Redwoods are native to North America but became fashionable trees to plant in  the UK from around the 1890s, when seeds starting to be brought back and sold to nurserymen. Crow Wood is privileged to be the home of a wonderful specimen of Sequoia sempervirens, the Coast Redwood. We have no knowledge of when Big Red was planted but guess from its girth that it is well over a 150 years old. It has withstood many a storm and must have been one of the few trees still standing in Crow Wood after the hurricane of 1987, as was the case in exposed sites all along the greensand ridge - the redwoods managed to stay upright due to their ability to root deep into rocky terrain. 
      Since owning the wood, we have planted a few more redwoods as they do so well there and are such amazing trees. Purests would perhaps argue that they are non-natives and should not be in an English wood at all, but we like the diversity they bring and also the home they provide for small birds such as Goldcrests. Long after I am gone there will be a fine grove around Big Red and hopefully people will pass by and appreciate that there is a little bit of California to be enjoyed near Goudhurst.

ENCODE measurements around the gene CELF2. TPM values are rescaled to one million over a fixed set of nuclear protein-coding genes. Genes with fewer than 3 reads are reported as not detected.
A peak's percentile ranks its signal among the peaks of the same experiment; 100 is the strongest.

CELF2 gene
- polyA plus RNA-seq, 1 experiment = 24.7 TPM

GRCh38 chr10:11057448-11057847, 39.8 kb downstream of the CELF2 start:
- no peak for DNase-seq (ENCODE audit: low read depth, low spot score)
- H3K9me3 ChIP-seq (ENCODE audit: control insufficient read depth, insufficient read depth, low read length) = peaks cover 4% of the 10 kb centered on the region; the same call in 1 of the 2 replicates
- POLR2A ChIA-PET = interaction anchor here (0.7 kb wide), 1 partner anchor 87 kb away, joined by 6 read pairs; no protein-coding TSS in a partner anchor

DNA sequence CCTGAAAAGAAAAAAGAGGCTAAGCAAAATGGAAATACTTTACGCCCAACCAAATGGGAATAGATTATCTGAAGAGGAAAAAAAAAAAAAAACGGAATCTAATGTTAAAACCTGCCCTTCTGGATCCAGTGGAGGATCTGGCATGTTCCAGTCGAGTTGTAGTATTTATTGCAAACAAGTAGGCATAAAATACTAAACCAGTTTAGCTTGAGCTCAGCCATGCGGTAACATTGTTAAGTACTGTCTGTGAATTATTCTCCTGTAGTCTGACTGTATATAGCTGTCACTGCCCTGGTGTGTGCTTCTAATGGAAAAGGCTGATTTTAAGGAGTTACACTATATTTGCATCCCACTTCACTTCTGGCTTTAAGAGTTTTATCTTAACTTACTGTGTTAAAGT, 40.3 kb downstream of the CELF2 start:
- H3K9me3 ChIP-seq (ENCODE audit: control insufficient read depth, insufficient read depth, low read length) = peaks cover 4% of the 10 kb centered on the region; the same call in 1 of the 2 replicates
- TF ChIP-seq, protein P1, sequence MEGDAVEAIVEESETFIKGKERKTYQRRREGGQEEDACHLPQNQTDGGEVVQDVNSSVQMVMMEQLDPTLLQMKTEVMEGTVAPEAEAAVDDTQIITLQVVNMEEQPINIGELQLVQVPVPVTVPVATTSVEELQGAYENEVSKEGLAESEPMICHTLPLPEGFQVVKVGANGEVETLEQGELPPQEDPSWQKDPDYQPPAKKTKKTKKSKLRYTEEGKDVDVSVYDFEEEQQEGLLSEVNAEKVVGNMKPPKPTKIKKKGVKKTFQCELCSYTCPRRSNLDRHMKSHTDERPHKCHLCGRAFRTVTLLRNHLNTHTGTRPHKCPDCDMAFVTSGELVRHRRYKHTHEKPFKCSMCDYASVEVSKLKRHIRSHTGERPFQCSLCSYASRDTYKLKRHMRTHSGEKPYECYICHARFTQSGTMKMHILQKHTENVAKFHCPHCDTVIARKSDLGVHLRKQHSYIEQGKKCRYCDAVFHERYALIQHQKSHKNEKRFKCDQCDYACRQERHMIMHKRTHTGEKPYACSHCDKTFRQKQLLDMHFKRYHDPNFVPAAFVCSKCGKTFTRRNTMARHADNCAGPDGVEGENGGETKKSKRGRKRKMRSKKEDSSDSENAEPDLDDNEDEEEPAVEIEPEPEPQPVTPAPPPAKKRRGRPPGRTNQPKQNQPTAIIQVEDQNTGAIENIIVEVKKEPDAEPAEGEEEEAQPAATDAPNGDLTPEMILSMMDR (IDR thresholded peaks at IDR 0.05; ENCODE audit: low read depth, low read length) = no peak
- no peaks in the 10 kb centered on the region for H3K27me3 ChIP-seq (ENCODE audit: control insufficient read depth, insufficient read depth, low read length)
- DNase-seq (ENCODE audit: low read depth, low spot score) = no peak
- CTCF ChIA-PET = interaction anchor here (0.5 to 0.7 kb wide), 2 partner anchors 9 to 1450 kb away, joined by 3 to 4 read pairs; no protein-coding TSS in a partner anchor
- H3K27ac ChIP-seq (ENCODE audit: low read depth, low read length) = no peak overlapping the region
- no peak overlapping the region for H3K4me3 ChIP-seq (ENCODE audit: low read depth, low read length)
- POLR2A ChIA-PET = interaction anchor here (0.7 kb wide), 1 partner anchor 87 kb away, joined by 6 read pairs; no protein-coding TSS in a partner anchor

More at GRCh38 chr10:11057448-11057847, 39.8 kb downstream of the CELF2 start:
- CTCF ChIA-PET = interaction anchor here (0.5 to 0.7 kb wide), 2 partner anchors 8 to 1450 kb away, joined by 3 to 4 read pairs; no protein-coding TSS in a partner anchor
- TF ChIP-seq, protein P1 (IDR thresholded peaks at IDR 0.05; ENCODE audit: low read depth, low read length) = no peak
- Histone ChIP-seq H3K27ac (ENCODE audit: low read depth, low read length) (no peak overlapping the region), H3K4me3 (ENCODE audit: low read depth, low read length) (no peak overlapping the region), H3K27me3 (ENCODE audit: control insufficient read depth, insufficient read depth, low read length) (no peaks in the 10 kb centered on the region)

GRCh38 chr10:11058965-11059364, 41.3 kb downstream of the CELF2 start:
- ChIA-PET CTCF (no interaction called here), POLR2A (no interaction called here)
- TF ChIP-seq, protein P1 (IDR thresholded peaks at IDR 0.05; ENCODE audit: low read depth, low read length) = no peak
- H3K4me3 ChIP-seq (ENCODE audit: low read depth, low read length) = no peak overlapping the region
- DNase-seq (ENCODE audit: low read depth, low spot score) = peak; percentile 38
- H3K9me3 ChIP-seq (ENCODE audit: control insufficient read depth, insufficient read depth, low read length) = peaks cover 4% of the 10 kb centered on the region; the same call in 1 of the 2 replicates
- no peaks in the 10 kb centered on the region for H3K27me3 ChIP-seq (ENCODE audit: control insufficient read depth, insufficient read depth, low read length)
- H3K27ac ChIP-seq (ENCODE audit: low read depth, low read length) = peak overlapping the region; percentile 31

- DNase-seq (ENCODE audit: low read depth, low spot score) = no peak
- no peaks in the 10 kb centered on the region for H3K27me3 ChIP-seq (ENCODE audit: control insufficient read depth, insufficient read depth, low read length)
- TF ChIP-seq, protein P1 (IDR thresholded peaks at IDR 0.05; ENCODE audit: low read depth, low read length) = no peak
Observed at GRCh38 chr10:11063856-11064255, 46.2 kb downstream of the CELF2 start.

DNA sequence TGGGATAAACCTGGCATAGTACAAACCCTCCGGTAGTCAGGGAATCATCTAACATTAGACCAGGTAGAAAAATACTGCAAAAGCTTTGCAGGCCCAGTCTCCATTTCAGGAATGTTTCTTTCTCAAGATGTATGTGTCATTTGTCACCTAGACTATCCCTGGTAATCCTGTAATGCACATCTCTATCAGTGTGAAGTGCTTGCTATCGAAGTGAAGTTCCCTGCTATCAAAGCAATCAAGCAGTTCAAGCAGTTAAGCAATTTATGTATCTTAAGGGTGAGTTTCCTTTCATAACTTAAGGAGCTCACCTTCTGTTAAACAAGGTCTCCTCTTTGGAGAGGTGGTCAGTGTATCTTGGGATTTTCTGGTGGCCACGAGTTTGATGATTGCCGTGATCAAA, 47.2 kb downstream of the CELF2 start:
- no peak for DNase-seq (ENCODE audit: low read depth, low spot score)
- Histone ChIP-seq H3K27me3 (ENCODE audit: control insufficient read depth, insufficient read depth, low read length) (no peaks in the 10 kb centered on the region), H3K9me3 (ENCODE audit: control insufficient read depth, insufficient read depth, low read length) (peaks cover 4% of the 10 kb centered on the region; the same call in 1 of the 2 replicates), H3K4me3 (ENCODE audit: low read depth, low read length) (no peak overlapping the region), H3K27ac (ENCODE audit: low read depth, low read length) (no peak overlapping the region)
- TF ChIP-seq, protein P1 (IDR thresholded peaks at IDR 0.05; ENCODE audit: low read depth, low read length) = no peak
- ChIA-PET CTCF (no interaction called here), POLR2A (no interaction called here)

our Big Red


A young Redwood, about 5 years old

This is Little Red, planted out as a 8' high sapling in 2006. This tree is just getting its spongy bark, a distinctive feature of this species. It helps the tree survive forest fires and is the reason why it has its Latin name of Sequoia sempervirens, which translates as "always living".


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